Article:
Sunday, November 23, 2008

Linkorama of a Sunday

Three score and twenty. Who would have believed it? (Copyright the Disney Co ... we believe.)

All the animated fooh fah worth reading ... and some that's not.

Using Bolt as its lede, the New York Times has a cautionary piece on the commercial and holding power of stereoscopic movie going:

Bill Thomas, producer of the 3-D Fernando Lamas vehicle “Sangaree,” in a Time magazine cover story on 3-D, June 8, 1953:

“Whaddya mean they won’t wear glasses? They’ll wear toilet seats around their necks if you give them what they want to see!”

The feature-length Woman of Wonder to visit a teevee screen near you:

In late February, Wonder Woman will get her own feature-length animated film -- her biggest solo spotlight since the cancellation of the Lynda Carter television series in 1979 -- and today we're bringing you the very first glimpse of it ...

Keri Russell, the Golden Globe-winning star of "Felicity" and Edward Norton's co-star in the upcoming film "Leaves of Grass," gives voice to the Amazon princess in the straight-to-DVD release that will tell the origin tale of the most iconic female character in comic book history.

If there is one reason to have high high hopes for this Hellenic revival of a character that celebrates her 67th anniversary next month, it's the presence of producer Bruce Timm ...

Another tale of the first animated feature ... which is now long gone. (The way these things work, a reel or three will show up in somebody's basement someday, preserved intact because of arctic cold.)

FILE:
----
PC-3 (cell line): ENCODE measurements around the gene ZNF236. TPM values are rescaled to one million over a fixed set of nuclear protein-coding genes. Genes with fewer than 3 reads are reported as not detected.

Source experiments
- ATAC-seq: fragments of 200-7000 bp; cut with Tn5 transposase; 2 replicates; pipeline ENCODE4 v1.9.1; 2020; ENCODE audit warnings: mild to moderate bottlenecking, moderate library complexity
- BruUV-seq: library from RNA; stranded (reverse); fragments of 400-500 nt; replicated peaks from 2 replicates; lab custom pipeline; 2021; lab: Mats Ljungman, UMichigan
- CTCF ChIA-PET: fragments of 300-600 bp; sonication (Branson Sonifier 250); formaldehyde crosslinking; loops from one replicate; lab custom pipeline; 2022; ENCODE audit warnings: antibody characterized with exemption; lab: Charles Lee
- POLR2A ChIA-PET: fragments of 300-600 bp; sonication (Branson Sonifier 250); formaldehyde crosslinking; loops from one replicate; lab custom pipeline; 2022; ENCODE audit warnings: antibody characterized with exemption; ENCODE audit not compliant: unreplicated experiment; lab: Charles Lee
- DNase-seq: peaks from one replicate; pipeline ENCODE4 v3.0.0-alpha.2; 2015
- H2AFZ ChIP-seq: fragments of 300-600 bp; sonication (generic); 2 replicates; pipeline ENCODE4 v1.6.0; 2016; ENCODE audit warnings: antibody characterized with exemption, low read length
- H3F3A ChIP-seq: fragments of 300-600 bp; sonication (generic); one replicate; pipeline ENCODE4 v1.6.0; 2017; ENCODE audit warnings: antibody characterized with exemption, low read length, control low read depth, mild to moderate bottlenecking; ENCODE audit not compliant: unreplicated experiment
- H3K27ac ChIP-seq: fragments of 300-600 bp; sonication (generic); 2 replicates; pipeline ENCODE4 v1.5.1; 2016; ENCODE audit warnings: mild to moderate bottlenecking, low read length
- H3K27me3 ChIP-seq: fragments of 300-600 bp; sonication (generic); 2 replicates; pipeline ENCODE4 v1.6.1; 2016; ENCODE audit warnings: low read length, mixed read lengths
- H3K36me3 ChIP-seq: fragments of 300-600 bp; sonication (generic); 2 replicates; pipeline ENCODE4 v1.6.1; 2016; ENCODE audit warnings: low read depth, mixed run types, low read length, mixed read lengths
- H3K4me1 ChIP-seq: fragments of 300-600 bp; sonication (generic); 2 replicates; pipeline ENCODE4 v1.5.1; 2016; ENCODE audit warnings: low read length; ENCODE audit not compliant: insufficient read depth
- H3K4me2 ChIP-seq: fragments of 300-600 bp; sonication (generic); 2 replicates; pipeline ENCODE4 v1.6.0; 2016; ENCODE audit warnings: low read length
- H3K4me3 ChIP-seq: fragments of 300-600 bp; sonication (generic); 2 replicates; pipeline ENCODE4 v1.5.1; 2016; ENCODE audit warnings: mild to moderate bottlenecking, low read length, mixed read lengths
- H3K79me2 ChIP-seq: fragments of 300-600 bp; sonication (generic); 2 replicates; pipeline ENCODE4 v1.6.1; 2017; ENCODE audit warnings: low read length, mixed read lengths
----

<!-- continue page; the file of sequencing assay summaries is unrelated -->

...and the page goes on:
Young Quirino only wanted to draw and was especially fascinated with representing movement, and later made a living drawing political satire cartoons for various newspapers and magazines. Newsreel producer and entrepreneur, Frederico Valle, first commissioned Cristiani to make artwork for the end of his newsreels, and wanted Cristiani to see if he could make them move.

This lead to them making El Apostol: a 70-minute animated feature satirizing Argentina's President Yrigoyen, which premiered in 1917 and was a runaway success, playing to packed cinemas for six months.

One would think, with all that "runaway success,\" back in the day, that a print would have been squirreled away somewhere.

And we'll note here that the rodent who launched a multi-national conglomerate turned eighty last Tuesday.

This is not, strictly speaking, just about animation, but it's highly amusing in spite of that:

Twelve Comic Book Shows That Were Never Made

... We list some of the of the terrible and sublime shows that never made it into production.

The Adventures of Superpup (1958): The Superman TV series was such a hit that television producer Whitney Ellsworth tried to recreate the show with canine characters. The live action pilot featured little person actors in dog costumes ...

ASIFA Hollywood's archival wizards put up more of animation veteran Bob Given's interview.

You'll be pleased to learn that The Drinky Crow Show will soon debut on Cartoon Network's Adult Swim:

... [T]he first animated adaptation of Tony Millionaire's sumptuously debauched comic strip Maakies [was] a half-dozen or so shorts shown between skits on Saturday Night Live in the late '90s ...

In the latest stab at adaptation, which turns Maakies into The Drinky Crow Show (debuts November 23 at 12:15 am on the Cartoon Network's "Adult Swim"), Drinky is voiced by Dino Stamatopoulos (Mr. Show, Moral Orel). His constant companion, Uncle Gabby, a simian-looking fellow with a shamrock in his top hat and a shared lust for liquor, is voiced by David Herman (MADtv, Office Space) ...

Have a short but glorious workweek.


Anonymous said...

Drinky is made by Mirari Films in Studio City, with animation done in Romania. And like all but one Adult Swim cartoon, it's non-union.

Steve Hulett said...

So then maybe I should hand out rep cards in front of the building? That be a thing to do?

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